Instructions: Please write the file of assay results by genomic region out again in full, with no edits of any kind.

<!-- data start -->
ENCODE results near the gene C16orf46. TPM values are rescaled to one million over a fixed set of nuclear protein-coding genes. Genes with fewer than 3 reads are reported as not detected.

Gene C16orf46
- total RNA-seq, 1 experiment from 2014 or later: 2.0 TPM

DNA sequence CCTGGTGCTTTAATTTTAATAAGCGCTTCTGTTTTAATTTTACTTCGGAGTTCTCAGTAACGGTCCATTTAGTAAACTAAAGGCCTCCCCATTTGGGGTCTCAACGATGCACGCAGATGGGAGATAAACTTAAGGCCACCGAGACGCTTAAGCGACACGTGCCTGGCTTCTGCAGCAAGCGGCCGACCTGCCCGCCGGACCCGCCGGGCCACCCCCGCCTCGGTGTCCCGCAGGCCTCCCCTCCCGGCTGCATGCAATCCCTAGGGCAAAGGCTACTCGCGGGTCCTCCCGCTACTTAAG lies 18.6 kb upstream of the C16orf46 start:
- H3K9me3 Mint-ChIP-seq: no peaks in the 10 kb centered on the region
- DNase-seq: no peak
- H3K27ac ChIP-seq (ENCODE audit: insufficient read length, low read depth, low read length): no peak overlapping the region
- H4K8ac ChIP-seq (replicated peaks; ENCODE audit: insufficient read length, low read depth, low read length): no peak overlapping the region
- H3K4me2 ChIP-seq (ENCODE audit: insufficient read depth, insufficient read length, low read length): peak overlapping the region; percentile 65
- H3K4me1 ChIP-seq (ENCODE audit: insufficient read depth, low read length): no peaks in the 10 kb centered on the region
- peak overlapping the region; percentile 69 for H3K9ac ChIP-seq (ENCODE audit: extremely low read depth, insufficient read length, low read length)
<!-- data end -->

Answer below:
ENCODE results near the gene C16orf46. TPM values are rescaled to one million over a fixed set of nuclear protein-coding genes. Genes with fewer than 3 reads are reported as not detected.

Gene C16orf46
- total RNA-seq, 1 experiment from 2014 or later: 2.0 TPM

DNA sequence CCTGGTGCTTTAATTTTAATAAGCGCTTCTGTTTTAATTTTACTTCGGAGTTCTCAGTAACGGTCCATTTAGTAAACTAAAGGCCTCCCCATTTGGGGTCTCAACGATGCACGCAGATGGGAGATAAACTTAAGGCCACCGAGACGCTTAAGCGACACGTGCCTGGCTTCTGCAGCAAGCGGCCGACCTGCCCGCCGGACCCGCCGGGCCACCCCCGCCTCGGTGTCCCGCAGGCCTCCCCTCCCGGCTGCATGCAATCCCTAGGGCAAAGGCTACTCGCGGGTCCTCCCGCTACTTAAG lies 18.6 kb upstream of the C16orf46 start:
- H3K9me3 Mint-ChIP-seq: no peaks in the 10 kb centered on the region
- DNase-seq: no peak
- H3K27ac ChIP-seq (ENCODE audit: insufficient read length, low read depth, low read length): no peak overlapping the region
- H4K8ac ChIP-seq (replicated peaks; ENCODE audit: insufficient read length, low read depth, low read length): no peak overlapping the region
- H3K4me2 ChIP-seq (ENCODE audit: insufficient read depth, insufficient read length, low read length): peak overlapping the region; percentile 65
- H3K4me1 ChIP-seq (ENCODE audit: insufficient read depth, low read length): no peaks in the 10 kb centered on the region
- peak overlapping the region; percentile 69 for H3K9ac ChIP-seq (ENCODE audit: extremely low read depth, insufficient read length, low read length)